“Oh yeah, I think that is fact. Even a bit later, say in the era of John Synge, who I wrote a novel about, Ghost Light, he's kind of 1910, his family were very orthodox biblical protestants. None of them ever set foot in a theatre, no member of his family ever saw one of Synge's plays performed, and I think the idea was a hangover from Victorian notions that the theatre was a very disreputable place. In the past you had boys dressed as women, sexual identities were quite fluid in that world. There's a specific couple of biblical verses having to do with the worship of idols that people would often quote as a reason why you shouldn't go to the theatre.”
And there's a history in England of closing the theatre down on moral grounds.
“Absolutely and it is definitely a fact that at the start of Irving's career, the theatre was still see by the establishment as a bit dodgy, and his mission was to make theatre respectable. He was the first actor to be knighted so he did achieve that with Bram and Ellen by his side. But the theatre was a rough, tough place. It was one of the few places where young men and women could meet at all, in an unsupervised way, so I think it probably did attract people who were sexually unconventional.”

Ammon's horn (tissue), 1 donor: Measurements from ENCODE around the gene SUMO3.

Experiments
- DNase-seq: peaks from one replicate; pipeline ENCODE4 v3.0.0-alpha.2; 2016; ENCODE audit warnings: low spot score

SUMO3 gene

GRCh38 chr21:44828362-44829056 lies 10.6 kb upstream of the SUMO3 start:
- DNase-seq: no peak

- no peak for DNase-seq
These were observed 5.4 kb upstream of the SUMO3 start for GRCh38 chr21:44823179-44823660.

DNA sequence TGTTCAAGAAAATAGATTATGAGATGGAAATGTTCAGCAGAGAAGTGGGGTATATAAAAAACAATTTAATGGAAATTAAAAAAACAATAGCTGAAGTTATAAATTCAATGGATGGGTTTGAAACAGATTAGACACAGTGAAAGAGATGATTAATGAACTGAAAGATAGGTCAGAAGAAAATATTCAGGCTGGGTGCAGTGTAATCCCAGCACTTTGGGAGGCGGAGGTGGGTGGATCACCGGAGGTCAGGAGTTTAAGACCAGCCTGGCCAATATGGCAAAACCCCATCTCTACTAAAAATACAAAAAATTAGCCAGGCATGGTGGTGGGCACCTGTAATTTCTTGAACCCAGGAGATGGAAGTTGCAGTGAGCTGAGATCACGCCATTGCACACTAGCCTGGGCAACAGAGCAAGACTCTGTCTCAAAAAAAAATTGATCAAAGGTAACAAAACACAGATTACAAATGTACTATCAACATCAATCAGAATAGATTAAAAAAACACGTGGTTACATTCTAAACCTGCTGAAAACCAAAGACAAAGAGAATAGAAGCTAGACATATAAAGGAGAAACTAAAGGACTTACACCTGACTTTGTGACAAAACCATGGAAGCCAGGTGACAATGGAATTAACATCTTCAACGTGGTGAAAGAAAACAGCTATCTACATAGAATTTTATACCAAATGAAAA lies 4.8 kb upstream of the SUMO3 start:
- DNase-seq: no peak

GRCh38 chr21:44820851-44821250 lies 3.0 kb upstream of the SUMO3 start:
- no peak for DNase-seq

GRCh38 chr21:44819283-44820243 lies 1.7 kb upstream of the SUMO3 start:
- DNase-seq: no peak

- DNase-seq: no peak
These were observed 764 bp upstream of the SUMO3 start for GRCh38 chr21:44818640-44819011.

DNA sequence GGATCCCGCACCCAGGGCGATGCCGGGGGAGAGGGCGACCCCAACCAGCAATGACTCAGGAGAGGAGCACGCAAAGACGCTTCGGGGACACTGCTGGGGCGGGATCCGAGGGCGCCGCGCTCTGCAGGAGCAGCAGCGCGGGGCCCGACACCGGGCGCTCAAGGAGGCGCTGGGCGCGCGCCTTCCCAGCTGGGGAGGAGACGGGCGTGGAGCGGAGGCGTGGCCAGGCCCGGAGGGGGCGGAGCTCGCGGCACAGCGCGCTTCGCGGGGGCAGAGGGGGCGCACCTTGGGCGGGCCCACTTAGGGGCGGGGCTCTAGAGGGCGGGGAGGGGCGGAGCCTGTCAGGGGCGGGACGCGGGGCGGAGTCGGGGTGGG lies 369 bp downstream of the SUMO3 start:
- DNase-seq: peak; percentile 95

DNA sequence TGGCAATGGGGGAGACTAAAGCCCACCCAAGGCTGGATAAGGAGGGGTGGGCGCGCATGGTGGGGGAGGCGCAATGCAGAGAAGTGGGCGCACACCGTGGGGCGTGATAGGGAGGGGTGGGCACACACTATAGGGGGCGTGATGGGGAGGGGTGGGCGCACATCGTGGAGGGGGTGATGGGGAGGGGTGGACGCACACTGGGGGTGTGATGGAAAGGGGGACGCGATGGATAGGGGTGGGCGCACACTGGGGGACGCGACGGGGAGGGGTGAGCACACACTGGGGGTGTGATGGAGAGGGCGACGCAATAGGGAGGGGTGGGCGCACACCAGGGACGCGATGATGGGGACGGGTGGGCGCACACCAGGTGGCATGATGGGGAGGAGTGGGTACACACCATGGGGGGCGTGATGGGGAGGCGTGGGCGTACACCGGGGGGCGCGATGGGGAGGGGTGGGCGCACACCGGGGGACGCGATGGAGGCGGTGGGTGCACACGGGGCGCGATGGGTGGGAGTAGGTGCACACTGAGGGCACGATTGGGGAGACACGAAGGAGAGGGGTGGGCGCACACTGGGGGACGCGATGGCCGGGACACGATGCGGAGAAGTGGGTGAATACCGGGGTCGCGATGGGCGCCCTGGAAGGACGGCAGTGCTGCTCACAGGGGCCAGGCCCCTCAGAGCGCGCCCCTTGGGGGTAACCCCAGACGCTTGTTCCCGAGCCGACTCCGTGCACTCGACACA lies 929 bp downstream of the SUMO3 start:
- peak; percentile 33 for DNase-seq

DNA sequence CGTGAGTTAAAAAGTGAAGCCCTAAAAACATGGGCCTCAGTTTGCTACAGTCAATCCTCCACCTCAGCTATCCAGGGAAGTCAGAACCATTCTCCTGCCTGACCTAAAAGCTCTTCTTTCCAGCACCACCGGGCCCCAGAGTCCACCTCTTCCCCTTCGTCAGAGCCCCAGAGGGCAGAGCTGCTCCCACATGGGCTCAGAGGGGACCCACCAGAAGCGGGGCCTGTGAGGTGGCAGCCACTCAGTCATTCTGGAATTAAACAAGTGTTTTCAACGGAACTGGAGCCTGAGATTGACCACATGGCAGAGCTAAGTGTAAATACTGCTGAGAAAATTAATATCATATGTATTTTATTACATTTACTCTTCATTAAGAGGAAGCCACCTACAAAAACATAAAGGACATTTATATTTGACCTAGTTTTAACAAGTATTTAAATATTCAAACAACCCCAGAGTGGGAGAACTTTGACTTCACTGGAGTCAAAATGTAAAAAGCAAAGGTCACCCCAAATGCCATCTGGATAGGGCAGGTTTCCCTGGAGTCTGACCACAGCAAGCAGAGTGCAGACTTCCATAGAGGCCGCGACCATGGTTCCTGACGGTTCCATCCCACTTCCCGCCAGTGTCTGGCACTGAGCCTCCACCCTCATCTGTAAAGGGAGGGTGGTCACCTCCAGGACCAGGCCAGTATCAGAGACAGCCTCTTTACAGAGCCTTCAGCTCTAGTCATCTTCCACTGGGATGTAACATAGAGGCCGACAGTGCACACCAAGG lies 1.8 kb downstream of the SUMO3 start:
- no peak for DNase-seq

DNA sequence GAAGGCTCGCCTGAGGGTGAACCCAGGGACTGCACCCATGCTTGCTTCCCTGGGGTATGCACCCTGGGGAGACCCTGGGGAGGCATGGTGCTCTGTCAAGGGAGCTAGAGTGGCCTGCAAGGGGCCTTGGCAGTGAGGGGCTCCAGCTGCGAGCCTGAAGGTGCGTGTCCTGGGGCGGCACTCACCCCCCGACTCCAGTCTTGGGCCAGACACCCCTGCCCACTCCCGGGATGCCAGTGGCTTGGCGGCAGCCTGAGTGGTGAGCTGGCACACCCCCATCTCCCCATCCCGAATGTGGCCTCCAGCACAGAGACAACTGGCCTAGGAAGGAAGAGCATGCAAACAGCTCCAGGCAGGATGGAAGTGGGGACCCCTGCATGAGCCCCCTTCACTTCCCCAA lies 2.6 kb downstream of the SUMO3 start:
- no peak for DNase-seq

Stoker accepts Irving’s job offer without hesitation, an indication of how unhappy he was with his Dublin civil services life.
“Irving does what Dracula does, step in, I can't invite you, you have to step into the scene” O’Connor explains. “There are other intriguing things that demonstrate Stoker's knowledge of what we would now call gay culture. As a young man he wrote a number of letters to Walt Whitman which are intriguing and I paraphrase them in the novel where he says to Whitman "when I first read you as a student I thought that I was alone, I thought that people of my sort were unique, I thought that I might be the only one of this sort in the world, to be despised. And now I read your work and could understand there were many of us" so is "my sort" just adolescent loneliness or did he mean something else? We don't know."